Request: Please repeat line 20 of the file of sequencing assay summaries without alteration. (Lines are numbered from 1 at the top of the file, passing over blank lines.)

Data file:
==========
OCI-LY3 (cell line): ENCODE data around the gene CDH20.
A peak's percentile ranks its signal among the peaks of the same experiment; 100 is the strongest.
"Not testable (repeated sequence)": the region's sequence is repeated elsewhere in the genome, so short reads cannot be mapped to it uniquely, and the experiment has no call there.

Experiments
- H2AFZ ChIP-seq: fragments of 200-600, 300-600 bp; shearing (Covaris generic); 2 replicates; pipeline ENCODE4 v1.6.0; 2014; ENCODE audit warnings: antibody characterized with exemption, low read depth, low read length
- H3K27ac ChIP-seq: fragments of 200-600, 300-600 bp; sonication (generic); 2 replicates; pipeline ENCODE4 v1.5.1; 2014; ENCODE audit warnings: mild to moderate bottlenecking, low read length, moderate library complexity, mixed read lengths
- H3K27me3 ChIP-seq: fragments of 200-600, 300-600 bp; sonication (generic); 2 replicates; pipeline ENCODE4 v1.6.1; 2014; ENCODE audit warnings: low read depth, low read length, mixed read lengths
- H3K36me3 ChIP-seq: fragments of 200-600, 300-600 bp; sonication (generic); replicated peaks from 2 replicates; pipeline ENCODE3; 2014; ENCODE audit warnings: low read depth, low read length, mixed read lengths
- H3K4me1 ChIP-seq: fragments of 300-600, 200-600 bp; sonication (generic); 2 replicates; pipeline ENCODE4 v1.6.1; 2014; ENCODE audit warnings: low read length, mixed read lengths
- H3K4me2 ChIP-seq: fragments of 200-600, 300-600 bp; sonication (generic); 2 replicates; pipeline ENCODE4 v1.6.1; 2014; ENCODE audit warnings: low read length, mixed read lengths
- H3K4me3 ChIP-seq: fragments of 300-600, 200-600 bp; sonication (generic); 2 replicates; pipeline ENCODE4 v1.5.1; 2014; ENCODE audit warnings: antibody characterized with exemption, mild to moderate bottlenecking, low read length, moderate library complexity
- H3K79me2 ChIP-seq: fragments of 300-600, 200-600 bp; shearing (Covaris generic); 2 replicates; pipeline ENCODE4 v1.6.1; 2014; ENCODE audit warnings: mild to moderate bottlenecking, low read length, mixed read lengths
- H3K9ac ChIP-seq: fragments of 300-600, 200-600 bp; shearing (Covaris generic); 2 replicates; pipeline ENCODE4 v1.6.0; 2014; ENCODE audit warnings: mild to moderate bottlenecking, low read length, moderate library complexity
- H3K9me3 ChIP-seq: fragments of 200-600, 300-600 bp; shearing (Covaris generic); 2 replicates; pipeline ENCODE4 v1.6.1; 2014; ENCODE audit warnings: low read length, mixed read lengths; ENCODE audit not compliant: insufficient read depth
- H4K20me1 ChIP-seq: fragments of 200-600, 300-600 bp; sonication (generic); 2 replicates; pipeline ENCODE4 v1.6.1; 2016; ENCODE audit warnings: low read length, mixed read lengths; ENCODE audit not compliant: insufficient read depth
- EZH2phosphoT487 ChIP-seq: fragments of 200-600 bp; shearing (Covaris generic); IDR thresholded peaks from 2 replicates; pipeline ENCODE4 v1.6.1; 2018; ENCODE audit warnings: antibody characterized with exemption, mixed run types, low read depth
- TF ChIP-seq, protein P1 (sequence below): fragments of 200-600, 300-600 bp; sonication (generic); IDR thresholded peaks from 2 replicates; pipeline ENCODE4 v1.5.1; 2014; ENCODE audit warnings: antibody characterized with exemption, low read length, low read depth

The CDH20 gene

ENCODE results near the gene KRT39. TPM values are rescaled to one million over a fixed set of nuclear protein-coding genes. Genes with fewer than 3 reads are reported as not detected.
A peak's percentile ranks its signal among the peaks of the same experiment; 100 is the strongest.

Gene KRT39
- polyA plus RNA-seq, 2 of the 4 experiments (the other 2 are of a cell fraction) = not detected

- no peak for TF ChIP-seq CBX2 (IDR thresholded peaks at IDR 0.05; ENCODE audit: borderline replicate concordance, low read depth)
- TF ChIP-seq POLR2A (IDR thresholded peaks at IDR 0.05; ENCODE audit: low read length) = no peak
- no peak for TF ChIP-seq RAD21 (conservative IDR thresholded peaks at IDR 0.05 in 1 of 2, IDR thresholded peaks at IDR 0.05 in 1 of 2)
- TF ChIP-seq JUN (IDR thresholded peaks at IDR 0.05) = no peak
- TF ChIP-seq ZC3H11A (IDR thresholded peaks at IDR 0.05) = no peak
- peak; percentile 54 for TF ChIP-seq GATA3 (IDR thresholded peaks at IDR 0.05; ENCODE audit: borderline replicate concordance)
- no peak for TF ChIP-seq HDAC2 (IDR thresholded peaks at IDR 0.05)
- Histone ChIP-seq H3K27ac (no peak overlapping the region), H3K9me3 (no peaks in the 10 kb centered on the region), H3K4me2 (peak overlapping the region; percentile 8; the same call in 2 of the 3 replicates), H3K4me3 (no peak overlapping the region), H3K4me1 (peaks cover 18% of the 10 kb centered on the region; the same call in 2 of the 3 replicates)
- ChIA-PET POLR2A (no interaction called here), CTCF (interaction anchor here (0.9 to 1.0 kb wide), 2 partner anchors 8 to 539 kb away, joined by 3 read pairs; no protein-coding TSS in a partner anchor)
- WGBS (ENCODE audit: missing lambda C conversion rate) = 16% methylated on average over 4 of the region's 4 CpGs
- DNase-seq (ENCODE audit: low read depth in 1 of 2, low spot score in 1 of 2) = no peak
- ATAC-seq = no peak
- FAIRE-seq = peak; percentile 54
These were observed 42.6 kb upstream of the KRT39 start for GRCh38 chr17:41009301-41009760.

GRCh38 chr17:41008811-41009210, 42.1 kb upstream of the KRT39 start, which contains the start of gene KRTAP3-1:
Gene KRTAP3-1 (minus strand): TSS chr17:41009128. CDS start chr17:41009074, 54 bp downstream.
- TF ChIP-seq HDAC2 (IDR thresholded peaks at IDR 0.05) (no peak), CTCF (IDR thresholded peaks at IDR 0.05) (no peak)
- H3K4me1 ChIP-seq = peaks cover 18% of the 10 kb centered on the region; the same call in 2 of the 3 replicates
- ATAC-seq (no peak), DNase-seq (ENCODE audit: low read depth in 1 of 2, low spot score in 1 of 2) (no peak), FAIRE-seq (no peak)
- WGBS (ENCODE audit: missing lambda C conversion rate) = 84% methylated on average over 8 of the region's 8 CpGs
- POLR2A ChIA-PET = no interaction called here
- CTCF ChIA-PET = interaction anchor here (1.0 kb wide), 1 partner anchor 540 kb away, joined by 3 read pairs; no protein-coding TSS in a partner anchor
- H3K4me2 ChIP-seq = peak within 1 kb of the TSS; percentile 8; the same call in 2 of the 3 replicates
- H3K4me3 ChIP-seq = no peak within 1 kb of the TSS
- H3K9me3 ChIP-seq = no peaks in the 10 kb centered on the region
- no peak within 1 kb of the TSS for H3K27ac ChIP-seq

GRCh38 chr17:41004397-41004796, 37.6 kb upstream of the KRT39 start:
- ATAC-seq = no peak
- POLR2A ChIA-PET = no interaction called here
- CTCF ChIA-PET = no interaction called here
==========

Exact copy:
A peak's percentile ranks its signal among the peaks of the same experiment; 100 is the strongest.